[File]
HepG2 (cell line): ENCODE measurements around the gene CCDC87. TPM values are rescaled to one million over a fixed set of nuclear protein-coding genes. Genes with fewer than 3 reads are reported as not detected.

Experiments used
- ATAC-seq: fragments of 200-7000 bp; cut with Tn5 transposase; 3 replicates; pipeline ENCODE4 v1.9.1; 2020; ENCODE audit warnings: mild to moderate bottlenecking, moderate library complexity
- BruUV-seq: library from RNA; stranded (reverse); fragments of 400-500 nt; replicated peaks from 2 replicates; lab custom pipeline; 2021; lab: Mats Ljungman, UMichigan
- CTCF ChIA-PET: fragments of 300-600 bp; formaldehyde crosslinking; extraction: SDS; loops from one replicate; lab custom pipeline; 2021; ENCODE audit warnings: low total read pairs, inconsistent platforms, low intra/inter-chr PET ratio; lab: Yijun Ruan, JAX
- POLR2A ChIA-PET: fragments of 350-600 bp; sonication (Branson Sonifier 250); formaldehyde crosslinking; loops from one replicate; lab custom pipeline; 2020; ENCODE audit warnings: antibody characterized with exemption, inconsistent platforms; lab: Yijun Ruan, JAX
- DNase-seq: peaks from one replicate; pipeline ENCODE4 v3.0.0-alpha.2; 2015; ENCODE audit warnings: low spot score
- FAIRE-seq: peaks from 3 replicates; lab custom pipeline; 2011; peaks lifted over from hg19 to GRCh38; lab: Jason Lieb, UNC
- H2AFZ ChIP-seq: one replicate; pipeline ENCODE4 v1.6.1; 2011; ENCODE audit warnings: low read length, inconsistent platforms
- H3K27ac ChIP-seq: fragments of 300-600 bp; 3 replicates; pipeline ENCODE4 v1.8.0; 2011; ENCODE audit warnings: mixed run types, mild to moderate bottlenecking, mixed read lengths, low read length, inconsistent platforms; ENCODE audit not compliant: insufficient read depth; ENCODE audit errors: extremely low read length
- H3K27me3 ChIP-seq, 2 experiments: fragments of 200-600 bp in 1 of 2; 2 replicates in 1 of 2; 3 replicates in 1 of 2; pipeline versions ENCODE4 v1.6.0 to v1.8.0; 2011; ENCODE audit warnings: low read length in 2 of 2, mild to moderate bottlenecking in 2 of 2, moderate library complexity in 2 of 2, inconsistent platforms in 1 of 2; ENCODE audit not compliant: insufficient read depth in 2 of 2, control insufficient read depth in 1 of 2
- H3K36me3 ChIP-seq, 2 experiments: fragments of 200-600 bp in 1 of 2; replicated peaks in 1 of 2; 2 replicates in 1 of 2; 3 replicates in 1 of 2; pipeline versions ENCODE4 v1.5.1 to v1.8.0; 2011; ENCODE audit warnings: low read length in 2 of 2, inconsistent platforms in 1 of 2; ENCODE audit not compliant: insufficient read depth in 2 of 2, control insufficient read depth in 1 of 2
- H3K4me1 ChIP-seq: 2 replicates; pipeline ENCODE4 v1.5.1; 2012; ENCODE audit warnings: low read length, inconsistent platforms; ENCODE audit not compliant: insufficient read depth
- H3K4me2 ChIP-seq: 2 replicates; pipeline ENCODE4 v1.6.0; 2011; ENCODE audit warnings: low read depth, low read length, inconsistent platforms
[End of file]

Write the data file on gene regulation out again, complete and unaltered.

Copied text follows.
HepG2 (cell line): ENCODE measurements around the gene CCDC87. TPM values are rescaled to one million over a fixed set of nuclear protein-coding genes. Genes with fewer than 3 reads are reported as not detected.

Experiments used
- ATAC-seq: fragments of 200-7000 bp; cut with Tn5 transposase; 3 replicates; pipeline ENCODE4 v1.9.1; 2020; ENCODE audit warnings: mild to moderate bottlenecking, moderate library complexity
- BruUV-seq: library from RNA; stranded (reverse); fragments of 400-500 nt; replicated peaks from 2 replicates; lab custom pipeline; 2021; lab: Mats Ljungman, UMichigan
- CTCF ChIA-PET: fragments of 300-600 bp; formaldehyde crosslinking; extraction: SDS; loops from one replicate; lab custom pipeline; 2021; ENCODE audit warnings: low total read pairs, inconsistent platforms, low intra/inter-chr PET ratio; lab: Yijun Ruan, JAX
- POLR2A ChIA-PET: fragments of 350-600 bp; sonication (Branson Sonifier 250); formaldehyde crosslinking; loops from one replicate; lab custom pipeline; 2020; ENCODE audit warnings: antibody characterized with exemption, inconsistent platforms; lab: Yijun Ruan, JAX
- DNase-seq: peaks from one replicate; pipeline ENCODE4 v3.0.0-alpha.2; 2015; ENCODE audit warnings: low spot score
- FAIRE-seq: peaks from 3 replicates; lab custom pipeline; 2011; peaks lifted over from hg19 to GRCh38; lab: Jason Lieb, UNC
- H2AFZ ChIP-seq: one replicate; pipeline ENCODE4 v1.6.1; 2011; ENCODE audit warnings: low read length, inconsistent platforms
- H3K27ac ChIP-seq: fragments of 300-600 bp; 3 replicates; pipeline ENCODE4 v1.8.0; 2011; ENCODE audit warnings: mixed run types, mild to moderate bottlenecking, mixed read lengths, low read length, inconsistent platforms; ENCODE audit not compliant: insufficient read depth; ENCODE audit errors: extremely low read length
- H3K27me3 ChIP-seq, 2 experiments: fragments of 200-600 bp in 1 of 2; 2 replicates in 1 of 2; 3 replicates in 1 of 2; pipeline versions ENCODE4 v1.6.0 to v1.8.0; 2011; ENCODE audit warnings: low read length in 2 of 2, mild to moderate bottlenecking in 2 of 2, moderate library complexity in 2 of 2, inconsistent platforms in 1 of 2; ENCODE audit not compliant: insufficient read depth in 2 of 2, control insufficient read depth in 1 of 2
- H3K36me3 ChIP-seq, 2 experiments: fragments of 200-600 bp in 1 of 2; replicated peaks in 1 of 2; 2 replicates in 1 of 2; 3 replicates in 1 of 2; pipeline versions ENCODE4 v1.5.1 to v1.8.0; 2011; ENCODE audit warnings: low read length in 2 of 2, inconsistent platforms in 1 of 2; ENCODE audit not compliant: insufficient read depth in 2 of 2, control insufficient read depth in 1 of 2
- H3K4me1 ChIP-seq: 2 replicates; pipeline ENCODE4 v1.5.1; 2012; ENCODE audit warnings: low read length, inconsistent platforms; ENCODE audit not compliant: insufficient read depth
- H3K4me2 ChIP-seq: 2 replicates; pipeline ENCODE4 v1.6.0; 2011; ENCODE audit warnings: low read depth, low read length, inconsistent platforms